Seven days in a wilderness paradise catching more fish than most would believe possible surrounded by scenery no photographer could justify leaves one longing for extended simplicity. Back in the world, surrounded once again by constant distraction, I’ll draw often upon the week in which the biggest decisions were bacon or sausage for breakfast, and should we first fish for walleye or northern pike.
My dad, myself and six other men took float planes into Opasquia Provincial Park in extreme northern Ontario. We booked with Big Hook Wilderness Camps. It was the best fishing in the most pristine setting I've ever experienced. A dream trip. One I hope to make again.
Getting to our lake was no easy task. We drove to Red Lake, Ontario, which is about five hours north of International Falls, Minnesota where we crossed the border. You do need a passport to enter Canada these days, but our crossings were simple. We experienced friendly border guards coming and going with no searches of our vehicles. As we headed north in Canada, we did pass a checkpoint where vehicles were stopped and searched heading back south. Break no rules and you’ll have no problems. After staying the night in Red Lake, we took a small plane that carried all eight of us to Sandy Lake First Nation, an Oji-Cree Reservation. From there, we divided into three float planes to camp.
The lake was gorgeous. Engulfed in a pine and birch wilderness, we had thousands of acres of pristine water with rocky points, narrows, reefs, deep coves, massive weed beds, rapids and waterfalls to ourselves. Endless options for fishing. Wildlife was abundant. Bald Eagles, both mature and juvenile, were constantly in view. We watched from close range as a moose calf rode on its mother’s back as she swam across a cove.
Our abode was little more than a shack. A wilderness cabin constructed with bare minimums. A 1x4 ridge board was installed where at minimum a 2x6 should have been. Yet, the cabin has stood for more than 30 years, and held up during a storm I feared would rip off the roof. We had solar power backed up by a generator, a shower with hot water, and all the necessary cooking appliances. The outhouse served its purpose, but no one lingered to read a magazine. The cabin was fine, but might be rough for anyone not looking for adventure.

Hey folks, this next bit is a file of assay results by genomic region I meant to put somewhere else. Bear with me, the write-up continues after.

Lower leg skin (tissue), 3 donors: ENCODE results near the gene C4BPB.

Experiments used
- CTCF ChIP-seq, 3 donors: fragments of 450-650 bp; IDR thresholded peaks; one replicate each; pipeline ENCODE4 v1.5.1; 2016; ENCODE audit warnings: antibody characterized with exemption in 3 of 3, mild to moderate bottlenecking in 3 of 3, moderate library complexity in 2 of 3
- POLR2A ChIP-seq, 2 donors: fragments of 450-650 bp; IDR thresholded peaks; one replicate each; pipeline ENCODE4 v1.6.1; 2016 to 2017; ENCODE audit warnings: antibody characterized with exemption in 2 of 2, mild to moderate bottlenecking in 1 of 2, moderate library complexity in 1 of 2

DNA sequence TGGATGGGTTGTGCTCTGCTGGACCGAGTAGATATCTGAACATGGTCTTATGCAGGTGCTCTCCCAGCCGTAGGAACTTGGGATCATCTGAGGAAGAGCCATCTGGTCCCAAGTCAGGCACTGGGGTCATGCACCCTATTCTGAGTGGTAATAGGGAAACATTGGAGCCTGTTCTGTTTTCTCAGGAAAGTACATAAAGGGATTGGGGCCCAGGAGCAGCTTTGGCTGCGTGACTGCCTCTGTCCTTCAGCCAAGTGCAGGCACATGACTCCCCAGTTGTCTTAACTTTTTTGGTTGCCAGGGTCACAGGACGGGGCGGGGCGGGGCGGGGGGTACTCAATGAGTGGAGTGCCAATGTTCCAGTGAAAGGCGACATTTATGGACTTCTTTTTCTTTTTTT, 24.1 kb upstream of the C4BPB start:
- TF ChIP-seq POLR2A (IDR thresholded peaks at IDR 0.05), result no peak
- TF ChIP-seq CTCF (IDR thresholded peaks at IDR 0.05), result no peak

Camp included three 14-foot Lund v-bottoms boats outfitted with 15-horsepower 4-stroke Yamahas and one 20-footer with a 20-horse. My dad and I were given the larger boat to help appease his lack of fishing experience. These basic crafts served us well, proving once again one does not need to invest tens-of-thousands of dollars in a fancy boat to catch fish.
My tackle box was mostly a waste of space. When I return, I’ll take only the essentials, including ¼ ounce jig heads in chartreuse and hot pink, and a number of large bucktails, spoons and swimbaits. Nightcrawlers are all we used to tip the jigs. You can’t bring dirt into Canada, so nightcrawlers must be packed in something else. We used shredded, most newspaper. Line should be stout for northern. I fished 20-pound braid with a steel leader. For walleye, lighter monofilament is fine. Bring at least two more rods than you think you’ll need. Keep two rigged for walleye and two rigged for northern. Accidents happen. On this trip, I reared back to chuck a bucktail and its giant treble hook snagged my favorite walleye rod. Before I realized what was happening, I had heaved it high overhead into the water with no hope of retrieval. Then while trying to unstick a jig head in shallow water hung between two rocks, I snapped the tip off my remaining walleye rod. I finished the trip with six-inches trimmed from the top.
We ate like kings. One of the guys on this adventure was making his 25th or so trip. He knew what to bring. When we weren’t eating only fish, we had oven-roasted prime rib, New York strips, giant burgers, pork chops and fixings. Each dinner included a healthy portion of fresh, fried walleye. Every morning, a big breakfast was made and devoured before anyone went fishing. There was no need to go out too early. No rush. We drank coffee and took it easy. When you have thousands of acres of water to yourself, you don’t have to worry about someone setting up in your spot. And the fish bite all day long. Bring good food. It enhances the pleasure of the trip.
Many summers, I ventured north to Wisconsin and Minnesota with my grandfather. He was obsessed with walleye fishing. He devoured magazine articles and books on the species. He watched, recorded and re-watched television shows offering tips and tactics on how to catch more walleye. There’s no telling how much time and money he spent pursuing the species. But in just 30 minutes on the first day of this trip, my dad and I put together a stringer of fish so far superior to anything grandpa ever caught, I could not help but feel remorseful that the old man never had the opportunity to take a trip like the one we were on. In all my years of fishing, nothing has compared. I honestly don’t know if there is a water in the lower 48 states that can produce the quantity and quality of fish a remote, unpressured, perfect habitat lake like those you find when flown in.
If you’re a serious fisherman, or if you have a serious fisherman in your life, and you have the means to make a trip like this happen, you should do it. There’s a good chance, it’ll be a trip of lifetime. This trip ranks right up there with the greatest I have ever been on, and I’m not just talking about the fact that I was fortunate enough to spend time with my father and our friends. I’m talking about the fishing. I’ve never experienced fishing like this. It was beyond my imagination.
See you down the trail…